Labadie, John

, a French enthusiast, was born at Bourg, in Guienne, Feb. 13, 1610; and, being sent to the Jesuits college at Bourdeaux at seven years of age, he made so quick a progress in his studies, that his masters resolved to take into their society a youth, who gave such promising hopes of being an honour to it. The spirit of piety, with which he was animated, brought him easily into their views; but, being opposed in this by his father, who was gentleman of the bedchamber to Lewis XIII. he could not then carry his design into execution. On his father’s death, however, he entered into the order; and, having finished his course of rhetoric and philosophy in three years, he took upon himself the office of a preacher before he was ordained priest. He continued among the Jesuits till 1639; when his frequent infirmities, and the desire he had of attaining to greater perfection, engaged him to quit that society, as he asserts, while others aver, that he was expelled for some singular notions, and for his hypocrisy. Whatever was the cause, he went immediately to Paris, where he preached with great zeal, and procured the friendship of father Gondren, general of the oratory; and Coumartin, bishop of Amiens, being present at one of his sermons, | was so much pleased, that he engaged him to settle in his diocese, and gave him acanonry in his cathedral-church.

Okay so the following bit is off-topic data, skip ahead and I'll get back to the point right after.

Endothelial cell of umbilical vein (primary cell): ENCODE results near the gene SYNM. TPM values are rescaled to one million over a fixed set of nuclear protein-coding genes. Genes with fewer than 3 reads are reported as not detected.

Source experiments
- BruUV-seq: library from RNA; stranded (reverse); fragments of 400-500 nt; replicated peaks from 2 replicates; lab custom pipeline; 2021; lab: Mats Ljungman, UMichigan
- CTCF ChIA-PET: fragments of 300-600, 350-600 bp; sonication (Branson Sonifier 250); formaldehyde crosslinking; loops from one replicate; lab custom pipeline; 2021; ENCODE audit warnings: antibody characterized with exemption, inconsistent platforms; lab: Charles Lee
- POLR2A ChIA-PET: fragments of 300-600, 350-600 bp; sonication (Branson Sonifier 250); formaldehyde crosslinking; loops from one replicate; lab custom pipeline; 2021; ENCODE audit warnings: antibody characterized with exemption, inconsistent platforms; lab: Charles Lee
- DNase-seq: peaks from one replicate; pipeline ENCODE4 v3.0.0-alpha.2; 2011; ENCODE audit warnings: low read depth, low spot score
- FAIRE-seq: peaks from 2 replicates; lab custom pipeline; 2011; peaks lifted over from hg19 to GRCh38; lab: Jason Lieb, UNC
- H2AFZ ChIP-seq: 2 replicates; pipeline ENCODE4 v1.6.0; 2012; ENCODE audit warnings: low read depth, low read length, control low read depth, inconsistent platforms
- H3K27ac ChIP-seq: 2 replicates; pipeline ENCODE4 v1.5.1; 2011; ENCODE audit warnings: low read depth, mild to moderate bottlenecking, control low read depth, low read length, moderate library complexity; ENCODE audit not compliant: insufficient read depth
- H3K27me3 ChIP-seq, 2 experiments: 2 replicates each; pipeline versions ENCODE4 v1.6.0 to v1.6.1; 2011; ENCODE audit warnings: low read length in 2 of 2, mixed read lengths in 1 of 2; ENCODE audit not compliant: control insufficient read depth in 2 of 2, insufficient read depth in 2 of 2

He was no sooner fixed at Amiens, than he endeavoured to become a director of consciences, and presently saw himself at the head of a vast number of devotees; but it is said that his enthusiasm led him to practices more of a carnal than a spiritual nature; and that the discovery of some love-intrigues, in a nunnery, obliged him to seek a retreat elsewhere. For that purpose he chose first PortRoyal; but, as his doctrines or practices were not acceptable, his stay there was short. He therefore removed to Bazas, and afterwards to Toulouse, where M. de Montchal, archbishop of the city, gave him the direction of a convent of nuns; but here, likewise, the indecency of his familiarities with his pupils, under pretence of restoring the notions of primitive purity, and unsuspicious innocence, obliged the bishop, apprehending the consequences of such a converse, to disperse those who had been seduced into different convents, to be better instructed. Labadie endeavoured to inculcate the same practices elsewhere, but, despairing at length to make disciples any longer among the catholics, by whom he was by this time suspected and watched, he betook himself to the reformed, and resolved to try if he could not introduce among them the doctrine and practice of spirituality and mental prayer; with which view, he published three manuals, composed chiefly to set forth the excellence and necessity of that method. But an attempt which he is said to have made upon the chastity of mademoiselle Calonges lost him the esteem and protection of those very persons for whose use his books were particularly written.